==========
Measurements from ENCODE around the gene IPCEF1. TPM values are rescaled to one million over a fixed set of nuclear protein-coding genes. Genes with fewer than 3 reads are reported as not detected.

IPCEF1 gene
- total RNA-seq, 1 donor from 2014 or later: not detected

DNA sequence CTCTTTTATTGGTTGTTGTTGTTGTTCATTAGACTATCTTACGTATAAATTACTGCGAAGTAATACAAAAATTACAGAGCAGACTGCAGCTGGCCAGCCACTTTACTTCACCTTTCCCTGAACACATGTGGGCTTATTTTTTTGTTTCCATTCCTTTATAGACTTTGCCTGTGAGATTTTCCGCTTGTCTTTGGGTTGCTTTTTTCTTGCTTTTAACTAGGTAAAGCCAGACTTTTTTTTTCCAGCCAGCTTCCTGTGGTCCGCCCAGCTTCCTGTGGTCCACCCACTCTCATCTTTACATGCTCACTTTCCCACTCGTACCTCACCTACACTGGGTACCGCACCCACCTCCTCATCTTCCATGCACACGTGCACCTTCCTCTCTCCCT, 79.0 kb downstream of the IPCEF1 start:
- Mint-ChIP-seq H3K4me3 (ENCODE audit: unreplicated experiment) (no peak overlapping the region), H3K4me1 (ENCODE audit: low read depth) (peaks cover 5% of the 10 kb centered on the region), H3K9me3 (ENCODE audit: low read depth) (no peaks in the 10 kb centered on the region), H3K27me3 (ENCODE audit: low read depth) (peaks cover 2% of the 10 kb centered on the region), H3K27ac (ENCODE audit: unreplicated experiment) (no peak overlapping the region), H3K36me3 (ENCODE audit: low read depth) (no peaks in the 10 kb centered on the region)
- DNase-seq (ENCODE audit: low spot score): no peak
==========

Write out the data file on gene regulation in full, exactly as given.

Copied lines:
Measurements from ENCODE around the gene IPCEF1. TPM values are rescaled to one million over a fixed set of nuclear protein-coding genes. Genes with fewer than 3 reads are reported as not detected.

IPCEF1 gene
- total RNA-seq, 1 donor from 2014 or later: not detected

DNA sequence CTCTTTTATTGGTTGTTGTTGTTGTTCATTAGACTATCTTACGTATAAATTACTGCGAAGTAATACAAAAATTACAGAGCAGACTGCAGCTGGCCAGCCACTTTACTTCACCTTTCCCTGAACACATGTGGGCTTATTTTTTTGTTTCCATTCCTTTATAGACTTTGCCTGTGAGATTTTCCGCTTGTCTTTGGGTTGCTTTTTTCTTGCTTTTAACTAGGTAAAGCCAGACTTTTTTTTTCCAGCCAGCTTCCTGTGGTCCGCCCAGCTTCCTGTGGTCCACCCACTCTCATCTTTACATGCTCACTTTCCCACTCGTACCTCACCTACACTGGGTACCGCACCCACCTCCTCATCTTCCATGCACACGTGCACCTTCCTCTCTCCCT, 79.0 kb downstream of the IPCEF1 start:
- Mint-ChIP-seq H3K4me3 (ENCODE audit: unreplicated experiment) (no peak overlapping the region), H3K4me1 (ENCODE audit: low read depth) (peaks cover 5% of the 10 kb centered on the region), H3K9me3 (ENCODE audit: low read depth) (no peaks in the 10 kb centered on the region), H3K27me3 (ENCODE audit: low read depth) (peaks cover 2% of the 10 kb centered on the region), H3K27ac (ENCODE audit: unreplicated experiment) (no peak overlapping the region), H3K36me3 (ENCODE audit: low read depth) (no peaks in the 10 kb centered on the region)
- DNase-seq (ENCODE audit: low spot score): no peak